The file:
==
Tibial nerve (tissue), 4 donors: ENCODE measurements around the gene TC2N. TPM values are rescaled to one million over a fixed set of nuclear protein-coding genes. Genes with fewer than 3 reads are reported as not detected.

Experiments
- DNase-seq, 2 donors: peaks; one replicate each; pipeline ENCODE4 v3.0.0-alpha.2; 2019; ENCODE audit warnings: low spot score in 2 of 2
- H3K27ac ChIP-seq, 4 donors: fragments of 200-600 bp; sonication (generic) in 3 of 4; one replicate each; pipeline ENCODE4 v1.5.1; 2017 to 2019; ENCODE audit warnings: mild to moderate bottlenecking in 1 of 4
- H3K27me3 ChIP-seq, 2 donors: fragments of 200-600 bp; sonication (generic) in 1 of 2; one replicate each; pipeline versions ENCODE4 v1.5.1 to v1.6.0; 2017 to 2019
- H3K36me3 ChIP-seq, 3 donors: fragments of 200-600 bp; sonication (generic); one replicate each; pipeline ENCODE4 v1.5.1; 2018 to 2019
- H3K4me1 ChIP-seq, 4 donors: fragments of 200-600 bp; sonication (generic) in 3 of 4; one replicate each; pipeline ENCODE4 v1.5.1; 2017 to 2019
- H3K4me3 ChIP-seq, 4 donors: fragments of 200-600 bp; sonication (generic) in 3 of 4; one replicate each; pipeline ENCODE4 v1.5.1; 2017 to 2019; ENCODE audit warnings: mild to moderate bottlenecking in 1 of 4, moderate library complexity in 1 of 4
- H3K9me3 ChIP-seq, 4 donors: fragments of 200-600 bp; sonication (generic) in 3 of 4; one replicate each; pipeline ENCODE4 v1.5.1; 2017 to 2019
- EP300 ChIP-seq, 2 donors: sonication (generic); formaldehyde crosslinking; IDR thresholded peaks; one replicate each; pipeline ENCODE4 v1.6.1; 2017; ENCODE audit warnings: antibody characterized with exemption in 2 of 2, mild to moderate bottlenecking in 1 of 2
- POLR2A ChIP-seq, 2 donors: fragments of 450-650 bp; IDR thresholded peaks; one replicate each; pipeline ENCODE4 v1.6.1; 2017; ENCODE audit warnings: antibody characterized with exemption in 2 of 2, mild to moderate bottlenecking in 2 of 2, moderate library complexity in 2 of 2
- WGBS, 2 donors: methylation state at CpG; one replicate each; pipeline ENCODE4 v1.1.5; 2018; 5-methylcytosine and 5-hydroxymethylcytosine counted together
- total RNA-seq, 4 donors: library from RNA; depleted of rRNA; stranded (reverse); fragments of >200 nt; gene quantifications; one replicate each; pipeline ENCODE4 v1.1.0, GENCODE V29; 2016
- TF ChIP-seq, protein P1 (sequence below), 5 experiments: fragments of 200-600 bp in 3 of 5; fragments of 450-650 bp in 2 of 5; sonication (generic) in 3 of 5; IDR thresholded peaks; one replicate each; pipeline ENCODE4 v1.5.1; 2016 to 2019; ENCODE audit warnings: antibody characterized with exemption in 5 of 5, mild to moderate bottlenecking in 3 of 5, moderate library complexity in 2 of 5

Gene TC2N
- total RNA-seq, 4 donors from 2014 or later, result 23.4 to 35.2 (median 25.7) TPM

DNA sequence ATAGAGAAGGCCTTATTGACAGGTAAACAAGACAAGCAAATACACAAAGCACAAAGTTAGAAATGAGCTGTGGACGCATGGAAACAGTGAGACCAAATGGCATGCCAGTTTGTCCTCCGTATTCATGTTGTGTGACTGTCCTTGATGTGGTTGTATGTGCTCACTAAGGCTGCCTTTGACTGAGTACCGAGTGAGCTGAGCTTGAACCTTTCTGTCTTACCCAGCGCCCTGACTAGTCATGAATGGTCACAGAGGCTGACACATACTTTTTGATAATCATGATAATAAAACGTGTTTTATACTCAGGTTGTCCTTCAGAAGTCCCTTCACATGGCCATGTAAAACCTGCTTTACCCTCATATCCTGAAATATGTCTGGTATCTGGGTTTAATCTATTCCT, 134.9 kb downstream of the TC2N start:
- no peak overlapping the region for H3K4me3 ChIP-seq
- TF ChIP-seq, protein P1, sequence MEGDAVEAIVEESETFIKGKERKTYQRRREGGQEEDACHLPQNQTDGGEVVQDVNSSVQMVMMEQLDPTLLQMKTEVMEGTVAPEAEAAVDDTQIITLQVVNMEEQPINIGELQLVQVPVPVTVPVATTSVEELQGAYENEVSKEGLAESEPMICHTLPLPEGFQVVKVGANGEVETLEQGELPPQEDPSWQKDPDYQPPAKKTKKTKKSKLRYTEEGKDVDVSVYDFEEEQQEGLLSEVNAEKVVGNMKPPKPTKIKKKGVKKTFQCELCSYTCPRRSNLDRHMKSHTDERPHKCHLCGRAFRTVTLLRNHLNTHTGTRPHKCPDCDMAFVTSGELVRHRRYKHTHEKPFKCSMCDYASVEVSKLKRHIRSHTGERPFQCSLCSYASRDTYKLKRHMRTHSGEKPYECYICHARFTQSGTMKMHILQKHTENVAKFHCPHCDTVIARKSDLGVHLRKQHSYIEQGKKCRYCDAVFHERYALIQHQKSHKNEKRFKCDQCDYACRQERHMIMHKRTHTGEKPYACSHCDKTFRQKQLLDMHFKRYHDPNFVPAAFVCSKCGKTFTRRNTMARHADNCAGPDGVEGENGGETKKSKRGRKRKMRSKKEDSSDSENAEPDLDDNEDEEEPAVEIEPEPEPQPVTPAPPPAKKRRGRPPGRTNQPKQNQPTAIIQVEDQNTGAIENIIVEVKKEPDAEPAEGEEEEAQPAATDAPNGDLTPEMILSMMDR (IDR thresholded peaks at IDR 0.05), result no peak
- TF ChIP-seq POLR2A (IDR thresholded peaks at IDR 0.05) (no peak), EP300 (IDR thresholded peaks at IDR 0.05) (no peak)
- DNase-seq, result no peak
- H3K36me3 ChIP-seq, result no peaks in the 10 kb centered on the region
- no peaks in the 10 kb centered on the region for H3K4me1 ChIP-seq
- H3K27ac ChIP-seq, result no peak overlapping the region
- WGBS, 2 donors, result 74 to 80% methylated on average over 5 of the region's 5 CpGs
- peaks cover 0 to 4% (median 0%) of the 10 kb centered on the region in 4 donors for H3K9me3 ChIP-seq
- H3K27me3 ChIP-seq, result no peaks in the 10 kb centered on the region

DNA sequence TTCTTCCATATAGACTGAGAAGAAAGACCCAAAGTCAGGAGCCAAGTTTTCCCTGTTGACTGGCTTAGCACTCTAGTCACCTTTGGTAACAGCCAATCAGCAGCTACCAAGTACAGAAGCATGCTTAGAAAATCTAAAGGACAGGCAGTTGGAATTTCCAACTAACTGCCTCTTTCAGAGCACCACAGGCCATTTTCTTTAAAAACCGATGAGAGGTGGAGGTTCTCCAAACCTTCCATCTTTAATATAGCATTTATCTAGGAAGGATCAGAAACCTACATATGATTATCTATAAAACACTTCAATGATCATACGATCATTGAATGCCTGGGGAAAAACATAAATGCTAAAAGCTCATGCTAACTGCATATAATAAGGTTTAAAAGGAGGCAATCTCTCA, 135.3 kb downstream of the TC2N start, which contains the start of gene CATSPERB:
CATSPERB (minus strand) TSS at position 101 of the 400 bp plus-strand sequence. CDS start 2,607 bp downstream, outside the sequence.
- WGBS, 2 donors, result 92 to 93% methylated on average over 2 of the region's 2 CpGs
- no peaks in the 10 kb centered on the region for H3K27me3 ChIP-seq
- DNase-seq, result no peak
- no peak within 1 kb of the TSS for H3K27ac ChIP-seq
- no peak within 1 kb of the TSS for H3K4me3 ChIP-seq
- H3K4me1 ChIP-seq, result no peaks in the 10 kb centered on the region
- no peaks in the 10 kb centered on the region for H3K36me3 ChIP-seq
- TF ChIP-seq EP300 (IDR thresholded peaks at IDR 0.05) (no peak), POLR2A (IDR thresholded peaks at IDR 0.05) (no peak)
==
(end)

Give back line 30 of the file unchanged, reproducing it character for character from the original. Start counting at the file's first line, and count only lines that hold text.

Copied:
- WGBS, 2 donors, result 92 to 93% methylated on average over 2 of the region's 2 CpGs